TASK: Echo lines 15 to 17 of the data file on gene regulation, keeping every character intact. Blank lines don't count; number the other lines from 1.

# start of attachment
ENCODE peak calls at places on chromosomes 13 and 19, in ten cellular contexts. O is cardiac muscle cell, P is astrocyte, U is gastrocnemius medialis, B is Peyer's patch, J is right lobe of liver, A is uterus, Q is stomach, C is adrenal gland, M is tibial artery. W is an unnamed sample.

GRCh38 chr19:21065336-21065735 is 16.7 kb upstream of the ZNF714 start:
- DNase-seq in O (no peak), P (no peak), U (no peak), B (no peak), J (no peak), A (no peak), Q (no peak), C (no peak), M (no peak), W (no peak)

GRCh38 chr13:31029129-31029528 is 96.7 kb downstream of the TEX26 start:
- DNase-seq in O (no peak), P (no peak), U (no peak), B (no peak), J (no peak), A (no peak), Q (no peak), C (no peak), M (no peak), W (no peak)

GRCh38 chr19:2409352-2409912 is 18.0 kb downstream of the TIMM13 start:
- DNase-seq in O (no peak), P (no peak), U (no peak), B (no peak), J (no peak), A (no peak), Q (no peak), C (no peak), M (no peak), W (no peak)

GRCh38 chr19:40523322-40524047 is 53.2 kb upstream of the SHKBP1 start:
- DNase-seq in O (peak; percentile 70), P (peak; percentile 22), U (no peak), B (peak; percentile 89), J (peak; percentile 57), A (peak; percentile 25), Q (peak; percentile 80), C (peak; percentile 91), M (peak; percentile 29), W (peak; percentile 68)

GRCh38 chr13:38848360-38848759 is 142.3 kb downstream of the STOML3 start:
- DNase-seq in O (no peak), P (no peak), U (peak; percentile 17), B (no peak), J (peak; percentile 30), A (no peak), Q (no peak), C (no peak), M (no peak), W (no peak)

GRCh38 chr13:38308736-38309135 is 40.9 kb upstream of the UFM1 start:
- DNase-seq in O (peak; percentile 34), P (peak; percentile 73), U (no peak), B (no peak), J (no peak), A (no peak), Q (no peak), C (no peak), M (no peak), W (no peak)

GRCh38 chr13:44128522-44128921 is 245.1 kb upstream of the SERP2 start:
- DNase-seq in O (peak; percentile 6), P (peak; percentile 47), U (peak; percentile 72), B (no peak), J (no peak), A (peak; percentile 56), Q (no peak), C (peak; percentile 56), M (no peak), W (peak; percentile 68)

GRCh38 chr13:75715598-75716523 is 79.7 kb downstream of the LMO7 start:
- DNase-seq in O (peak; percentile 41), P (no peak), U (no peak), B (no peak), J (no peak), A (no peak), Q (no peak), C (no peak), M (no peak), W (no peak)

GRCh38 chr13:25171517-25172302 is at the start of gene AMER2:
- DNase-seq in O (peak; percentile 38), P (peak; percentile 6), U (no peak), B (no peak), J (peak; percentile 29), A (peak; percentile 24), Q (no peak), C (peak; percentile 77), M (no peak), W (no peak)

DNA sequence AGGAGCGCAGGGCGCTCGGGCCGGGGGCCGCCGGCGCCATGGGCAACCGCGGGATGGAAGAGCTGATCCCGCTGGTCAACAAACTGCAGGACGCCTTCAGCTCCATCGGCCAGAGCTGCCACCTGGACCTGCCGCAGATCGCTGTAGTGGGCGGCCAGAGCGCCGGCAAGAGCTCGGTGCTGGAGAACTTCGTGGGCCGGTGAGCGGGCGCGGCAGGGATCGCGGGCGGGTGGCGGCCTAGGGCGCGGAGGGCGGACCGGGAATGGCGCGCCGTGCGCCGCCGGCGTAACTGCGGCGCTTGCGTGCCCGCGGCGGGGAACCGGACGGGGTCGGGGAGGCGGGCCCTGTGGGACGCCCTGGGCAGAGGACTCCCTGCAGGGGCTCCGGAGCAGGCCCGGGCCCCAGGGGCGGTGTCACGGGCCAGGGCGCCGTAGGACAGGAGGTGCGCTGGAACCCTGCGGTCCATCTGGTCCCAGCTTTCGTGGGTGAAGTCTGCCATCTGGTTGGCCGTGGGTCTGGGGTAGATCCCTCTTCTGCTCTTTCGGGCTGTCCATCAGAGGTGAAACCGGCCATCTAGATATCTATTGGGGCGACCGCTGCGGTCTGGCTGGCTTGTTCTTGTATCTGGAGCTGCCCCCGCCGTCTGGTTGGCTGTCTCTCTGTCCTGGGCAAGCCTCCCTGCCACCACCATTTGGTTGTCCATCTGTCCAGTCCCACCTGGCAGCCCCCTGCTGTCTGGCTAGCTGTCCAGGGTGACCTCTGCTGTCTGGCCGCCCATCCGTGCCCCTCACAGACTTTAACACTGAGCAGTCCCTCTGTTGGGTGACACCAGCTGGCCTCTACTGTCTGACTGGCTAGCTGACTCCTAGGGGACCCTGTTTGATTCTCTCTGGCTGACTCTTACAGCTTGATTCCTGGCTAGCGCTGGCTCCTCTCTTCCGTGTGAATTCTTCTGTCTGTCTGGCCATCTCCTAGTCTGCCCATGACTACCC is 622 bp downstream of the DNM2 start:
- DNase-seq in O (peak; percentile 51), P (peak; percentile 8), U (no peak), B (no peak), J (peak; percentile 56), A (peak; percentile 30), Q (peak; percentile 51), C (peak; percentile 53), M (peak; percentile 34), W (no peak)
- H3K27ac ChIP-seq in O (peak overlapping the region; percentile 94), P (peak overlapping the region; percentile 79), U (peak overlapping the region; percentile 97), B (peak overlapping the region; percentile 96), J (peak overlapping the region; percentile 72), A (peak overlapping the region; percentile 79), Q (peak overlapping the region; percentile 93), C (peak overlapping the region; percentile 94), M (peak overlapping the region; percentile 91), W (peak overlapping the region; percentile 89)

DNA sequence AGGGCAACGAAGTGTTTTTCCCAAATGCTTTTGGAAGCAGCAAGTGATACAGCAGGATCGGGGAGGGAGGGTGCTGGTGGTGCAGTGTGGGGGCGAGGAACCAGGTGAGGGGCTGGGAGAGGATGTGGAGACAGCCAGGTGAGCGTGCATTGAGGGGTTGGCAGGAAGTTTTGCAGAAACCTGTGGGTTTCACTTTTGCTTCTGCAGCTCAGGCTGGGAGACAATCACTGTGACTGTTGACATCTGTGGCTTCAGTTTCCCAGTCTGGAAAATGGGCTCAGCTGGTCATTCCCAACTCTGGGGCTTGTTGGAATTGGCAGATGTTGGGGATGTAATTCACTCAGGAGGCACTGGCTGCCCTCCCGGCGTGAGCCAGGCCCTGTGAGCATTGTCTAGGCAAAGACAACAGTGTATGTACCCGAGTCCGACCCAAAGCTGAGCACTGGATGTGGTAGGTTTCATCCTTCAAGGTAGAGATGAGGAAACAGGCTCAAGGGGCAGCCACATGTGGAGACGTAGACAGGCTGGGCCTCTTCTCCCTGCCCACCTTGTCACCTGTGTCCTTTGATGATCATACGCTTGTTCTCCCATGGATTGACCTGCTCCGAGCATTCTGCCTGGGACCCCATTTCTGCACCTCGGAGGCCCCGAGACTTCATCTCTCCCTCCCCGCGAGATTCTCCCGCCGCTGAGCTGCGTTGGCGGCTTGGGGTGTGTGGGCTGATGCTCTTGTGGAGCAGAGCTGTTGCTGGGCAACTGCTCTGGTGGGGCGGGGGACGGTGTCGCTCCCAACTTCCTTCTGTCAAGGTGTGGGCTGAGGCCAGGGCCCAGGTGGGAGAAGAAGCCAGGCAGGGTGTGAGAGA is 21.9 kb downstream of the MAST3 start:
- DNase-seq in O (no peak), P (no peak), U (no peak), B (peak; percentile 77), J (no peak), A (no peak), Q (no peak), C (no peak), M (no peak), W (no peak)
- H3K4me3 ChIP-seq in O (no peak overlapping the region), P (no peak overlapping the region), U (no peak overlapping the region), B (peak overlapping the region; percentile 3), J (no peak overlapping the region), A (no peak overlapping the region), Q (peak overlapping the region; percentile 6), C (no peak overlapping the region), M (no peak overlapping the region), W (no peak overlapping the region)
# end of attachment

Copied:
- DNase-seq in O (peak; percentile 6), P (peak; percentile 47), U (peak; percentile 72), B (no peak), J (no peak), A (peak; percentile 56), Q (no peak), C (peak; percentile 56), M (no peak), W (peak; percentile 68)

GRCh38 chr13:75715598-75716523 is 79.7 kb downstream of the LMO7 start:
- DNase-seq in O (peak; percentile 41), P (no peak), U (no peak), B (no peak), J (no peak), A (no peak), Q (no peak), C (no peak), M (no peak), W (no peak)